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Elizabeth Cooney is a health reporter for the Worcester Telegram & Gazette.
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Tuesday, June 12, 2007

Today's Globe: Tufts-NEMC cuts, FBI warnings, autism test cases, China probe, young men's health

At a time when most Boston teaching hospitals are thriving, Tufts-New England Medical Center is
laying off about 35 employees,
less than 1 percent of its staff, because it hasn't met targets for increasing the number of inpatients.

bamford100.bmpFederal agents are warning leaders at some of the region's top universities -- including MIT, Boston College and the University of Massachusetts -- to be on the lookout for foreign spies or potential terrorists trying to steal their research, Warren T. Bamford (left) special agent in charge of the FBI's Boston office, said yesterday.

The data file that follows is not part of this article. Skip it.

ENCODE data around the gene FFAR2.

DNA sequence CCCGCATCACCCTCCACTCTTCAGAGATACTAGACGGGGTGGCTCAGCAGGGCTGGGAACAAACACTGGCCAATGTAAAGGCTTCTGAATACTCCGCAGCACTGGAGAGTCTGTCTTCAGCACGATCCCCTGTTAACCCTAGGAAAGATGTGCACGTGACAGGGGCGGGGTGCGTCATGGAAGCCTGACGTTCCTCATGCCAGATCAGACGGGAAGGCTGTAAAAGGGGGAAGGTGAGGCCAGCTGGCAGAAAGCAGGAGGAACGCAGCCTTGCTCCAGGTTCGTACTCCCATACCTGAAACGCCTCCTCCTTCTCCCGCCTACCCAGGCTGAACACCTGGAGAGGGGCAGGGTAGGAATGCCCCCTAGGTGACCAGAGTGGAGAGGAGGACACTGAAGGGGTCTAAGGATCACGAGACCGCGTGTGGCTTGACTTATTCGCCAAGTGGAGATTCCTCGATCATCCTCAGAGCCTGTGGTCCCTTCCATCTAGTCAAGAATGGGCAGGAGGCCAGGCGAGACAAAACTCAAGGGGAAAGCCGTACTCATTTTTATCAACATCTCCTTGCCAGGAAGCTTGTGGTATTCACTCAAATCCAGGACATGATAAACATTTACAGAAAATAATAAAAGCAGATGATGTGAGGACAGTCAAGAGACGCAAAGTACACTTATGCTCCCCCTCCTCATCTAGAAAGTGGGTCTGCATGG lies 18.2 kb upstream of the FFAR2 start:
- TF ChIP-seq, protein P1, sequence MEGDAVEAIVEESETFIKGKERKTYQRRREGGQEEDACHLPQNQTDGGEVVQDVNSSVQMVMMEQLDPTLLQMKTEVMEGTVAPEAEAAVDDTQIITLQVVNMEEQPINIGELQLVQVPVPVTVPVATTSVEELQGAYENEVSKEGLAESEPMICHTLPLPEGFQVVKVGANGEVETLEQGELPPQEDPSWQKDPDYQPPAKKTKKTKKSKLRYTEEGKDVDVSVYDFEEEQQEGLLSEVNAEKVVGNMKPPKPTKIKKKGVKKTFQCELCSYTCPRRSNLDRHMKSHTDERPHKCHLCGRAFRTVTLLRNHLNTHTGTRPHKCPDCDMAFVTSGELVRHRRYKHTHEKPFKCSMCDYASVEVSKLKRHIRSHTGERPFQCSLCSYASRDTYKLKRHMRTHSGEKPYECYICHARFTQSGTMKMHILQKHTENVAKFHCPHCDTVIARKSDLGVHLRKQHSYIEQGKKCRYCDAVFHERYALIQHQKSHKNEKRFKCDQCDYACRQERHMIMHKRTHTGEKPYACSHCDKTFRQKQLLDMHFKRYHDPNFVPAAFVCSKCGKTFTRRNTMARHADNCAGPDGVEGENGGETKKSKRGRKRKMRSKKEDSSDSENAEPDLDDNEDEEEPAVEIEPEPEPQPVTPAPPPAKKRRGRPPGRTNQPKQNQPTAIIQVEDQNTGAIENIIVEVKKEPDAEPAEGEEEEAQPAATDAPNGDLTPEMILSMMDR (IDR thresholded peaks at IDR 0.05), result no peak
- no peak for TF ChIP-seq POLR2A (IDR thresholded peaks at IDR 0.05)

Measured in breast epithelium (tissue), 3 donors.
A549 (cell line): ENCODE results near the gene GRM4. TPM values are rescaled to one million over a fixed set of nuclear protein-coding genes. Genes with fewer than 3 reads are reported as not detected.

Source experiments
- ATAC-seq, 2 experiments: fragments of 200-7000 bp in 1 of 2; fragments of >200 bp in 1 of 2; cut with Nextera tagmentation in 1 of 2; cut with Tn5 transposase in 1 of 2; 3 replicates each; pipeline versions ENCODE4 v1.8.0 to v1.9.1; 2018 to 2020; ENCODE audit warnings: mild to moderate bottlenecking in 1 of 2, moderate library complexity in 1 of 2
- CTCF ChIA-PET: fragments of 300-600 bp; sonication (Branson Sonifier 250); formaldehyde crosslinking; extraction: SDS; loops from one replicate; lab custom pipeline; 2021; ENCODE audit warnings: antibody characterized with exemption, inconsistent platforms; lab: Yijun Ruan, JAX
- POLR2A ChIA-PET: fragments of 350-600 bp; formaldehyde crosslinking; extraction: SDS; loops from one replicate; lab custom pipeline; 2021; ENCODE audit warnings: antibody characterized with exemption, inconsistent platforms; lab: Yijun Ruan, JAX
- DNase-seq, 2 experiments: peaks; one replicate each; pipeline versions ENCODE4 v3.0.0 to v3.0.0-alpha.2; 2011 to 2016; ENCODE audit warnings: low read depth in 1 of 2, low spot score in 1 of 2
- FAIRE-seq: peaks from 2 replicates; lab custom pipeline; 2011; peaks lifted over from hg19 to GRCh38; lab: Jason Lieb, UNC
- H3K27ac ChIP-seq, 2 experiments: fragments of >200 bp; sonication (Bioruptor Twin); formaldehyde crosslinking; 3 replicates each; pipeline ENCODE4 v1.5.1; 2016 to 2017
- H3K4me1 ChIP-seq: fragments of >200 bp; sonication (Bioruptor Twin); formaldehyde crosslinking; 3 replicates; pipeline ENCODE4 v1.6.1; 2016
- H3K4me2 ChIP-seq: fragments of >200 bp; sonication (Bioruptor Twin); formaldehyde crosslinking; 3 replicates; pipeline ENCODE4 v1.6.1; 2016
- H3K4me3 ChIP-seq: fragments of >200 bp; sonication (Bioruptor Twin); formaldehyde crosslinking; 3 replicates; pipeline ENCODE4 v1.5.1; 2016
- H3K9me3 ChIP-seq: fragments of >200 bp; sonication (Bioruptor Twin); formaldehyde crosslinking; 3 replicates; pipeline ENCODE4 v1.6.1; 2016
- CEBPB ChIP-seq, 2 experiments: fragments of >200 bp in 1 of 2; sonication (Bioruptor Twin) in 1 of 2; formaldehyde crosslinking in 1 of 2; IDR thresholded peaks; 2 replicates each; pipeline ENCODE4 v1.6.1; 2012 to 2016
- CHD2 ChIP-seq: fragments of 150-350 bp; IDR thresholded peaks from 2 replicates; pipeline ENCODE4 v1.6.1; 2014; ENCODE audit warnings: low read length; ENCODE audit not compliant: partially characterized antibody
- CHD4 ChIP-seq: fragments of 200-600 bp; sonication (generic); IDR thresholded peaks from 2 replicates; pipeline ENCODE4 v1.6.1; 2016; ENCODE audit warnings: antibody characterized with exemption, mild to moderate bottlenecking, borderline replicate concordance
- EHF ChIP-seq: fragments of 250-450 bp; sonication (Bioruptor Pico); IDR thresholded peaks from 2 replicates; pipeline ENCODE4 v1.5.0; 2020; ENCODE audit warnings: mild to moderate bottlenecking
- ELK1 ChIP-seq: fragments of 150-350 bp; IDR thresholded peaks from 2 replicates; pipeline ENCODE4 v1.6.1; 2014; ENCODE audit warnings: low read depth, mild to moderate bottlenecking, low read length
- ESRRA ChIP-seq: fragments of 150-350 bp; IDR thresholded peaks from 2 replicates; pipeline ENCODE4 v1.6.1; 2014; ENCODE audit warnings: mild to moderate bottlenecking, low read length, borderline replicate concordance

Lawyers began arguments yesterday in the first of several test cases that may help decide whether the government should pay millions of dollars to parents of children with autism. Nearly 5,000 parents say that vaccinations caused their children to develop autism and many of their claims have been pending for five years. The hearing was held at the "federal vaccine court" set up by Congress 20 years ago when a series of vaccine scares nearly crippled the industry.

china pharma150.bmpChina said yesterday that it was investigating the sale of fake blood protein, a potentially dangerous and widespread practice that underscores the country's problems with product safety. The report centered on an inquiry in the northeastern province of Jilin (above), where 59 hospitals and pharmacies were sold more than 2,000 bottles of counterfeit blood protein.

Young men are making real strides toward greater sexual responsibility, Laura Lindberg, a senior research associate at the Guttmacher Institute, writes in an opinion piece. But they're getting almost no credit for it, and, worse, a snapshot of current policies shows that we're actually making it more difficult for them to continue their progress as they make the transition toward adulthood and eventual fatherhood.

Posted by Elizabeth Cooney at 06:29 AM
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